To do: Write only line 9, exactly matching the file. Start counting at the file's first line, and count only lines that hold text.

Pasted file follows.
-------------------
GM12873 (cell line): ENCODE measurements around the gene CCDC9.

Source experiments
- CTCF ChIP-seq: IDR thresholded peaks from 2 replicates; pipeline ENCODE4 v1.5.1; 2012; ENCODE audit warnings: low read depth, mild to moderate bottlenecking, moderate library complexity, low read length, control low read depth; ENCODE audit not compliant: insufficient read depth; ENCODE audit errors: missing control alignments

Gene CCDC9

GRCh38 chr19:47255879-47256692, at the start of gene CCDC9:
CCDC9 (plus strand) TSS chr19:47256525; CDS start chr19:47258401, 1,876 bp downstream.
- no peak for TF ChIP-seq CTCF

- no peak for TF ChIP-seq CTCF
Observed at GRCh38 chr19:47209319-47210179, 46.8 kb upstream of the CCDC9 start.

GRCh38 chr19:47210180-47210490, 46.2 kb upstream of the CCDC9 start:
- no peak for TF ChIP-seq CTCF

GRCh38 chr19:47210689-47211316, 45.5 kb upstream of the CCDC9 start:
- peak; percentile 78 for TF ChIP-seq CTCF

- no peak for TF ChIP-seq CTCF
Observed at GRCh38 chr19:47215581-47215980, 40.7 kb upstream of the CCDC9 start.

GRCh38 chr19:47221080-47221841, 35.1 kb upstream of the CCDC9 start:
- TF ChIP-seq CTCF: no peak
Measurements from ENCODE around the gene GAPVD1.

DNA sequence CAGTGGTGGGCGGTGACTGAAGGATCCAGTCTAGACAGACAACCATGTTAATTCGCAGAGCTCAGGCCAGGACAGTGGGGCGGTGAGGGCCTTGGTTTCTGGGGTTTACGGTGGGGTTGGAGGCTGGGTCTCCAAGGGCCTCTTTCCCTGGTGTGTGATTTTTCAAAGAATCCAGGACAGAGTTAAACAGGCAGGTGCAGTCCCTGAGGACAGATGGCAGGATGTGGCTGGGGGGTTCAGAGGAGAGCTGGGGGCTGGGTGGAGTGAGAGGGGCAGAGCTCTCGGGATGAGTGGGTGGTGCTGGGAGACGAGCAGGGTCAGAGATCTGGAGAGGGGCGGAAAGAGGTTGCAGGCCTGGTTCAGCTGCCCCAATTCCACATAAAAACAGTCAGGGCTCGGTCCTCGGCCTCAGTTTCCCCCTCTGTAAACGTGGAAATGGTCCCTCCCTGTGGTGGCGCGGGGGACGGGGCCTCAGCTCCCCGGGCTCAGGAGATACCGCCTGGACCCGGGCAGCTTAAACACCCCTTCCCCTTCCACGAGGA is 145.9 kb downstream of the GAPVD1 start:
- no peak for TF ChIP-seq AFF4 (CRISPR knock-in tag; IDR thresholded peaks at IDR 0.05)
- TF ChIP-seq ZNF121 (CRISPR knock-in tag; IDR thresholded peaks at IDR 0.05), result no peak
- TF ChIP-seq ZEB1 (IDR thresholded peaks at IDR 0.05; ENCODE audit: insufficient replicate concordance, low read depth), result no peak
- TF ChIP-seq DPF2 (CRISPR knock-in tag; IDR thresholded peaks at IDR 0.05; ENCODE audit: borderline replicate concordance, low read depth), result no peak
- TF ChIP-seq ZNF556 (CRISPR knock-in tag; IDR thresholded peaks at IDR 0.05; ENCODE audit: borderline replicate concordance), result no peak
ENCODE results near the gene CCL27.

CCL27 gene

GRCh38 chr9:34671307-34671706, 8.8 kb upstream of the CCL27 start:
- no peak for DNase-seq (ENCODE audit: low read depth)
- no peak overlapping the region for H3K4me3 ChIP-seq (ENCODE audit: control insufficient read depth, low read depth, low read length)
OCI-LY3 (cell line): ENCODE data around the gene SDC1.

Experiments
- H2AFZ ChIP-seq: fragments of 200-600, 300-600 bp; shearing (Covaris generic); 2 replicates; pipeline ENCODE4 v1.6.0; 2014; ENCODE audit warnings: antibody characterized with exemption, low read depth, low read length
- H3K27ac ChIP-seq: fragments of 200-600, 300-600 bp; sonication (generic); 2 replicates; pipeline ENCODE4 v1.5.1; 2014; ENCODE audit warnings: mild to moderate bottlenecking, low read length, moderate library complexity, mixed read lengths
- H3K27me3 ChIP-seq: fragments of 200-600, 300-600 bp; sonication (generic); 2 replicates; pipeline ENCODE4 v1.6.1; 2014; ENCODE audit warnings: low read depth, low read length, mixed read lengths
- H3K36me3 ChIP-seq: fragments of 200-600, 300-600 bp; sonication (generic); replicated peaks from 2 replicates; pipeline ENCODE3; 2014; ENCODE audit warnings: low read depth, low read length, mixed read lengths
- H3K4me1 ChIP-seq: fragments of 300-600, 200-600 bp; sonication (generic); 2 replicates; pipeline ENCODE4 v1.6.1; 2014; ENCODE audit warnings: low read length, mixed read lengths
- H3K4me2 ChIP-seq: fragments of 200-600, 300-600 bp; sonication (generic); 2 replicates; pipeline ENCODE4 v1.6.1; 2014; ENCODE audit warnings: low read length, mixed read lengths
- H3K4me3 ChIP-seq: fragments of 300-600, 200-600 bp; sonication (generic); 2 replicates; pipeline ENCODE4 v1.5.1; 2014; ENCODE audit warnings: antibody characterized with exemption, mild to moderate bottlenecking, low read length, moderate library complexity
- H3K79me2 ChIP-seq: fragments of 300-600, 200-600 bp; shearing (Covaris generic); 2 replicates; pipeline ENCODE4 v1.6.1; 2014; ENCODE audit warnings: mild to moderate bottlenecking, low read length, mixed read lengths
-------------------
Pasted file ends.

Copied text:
Observed at GRCh38 chr19:47209319-47210179, 46.8 kb upstream of the CCDC9 start.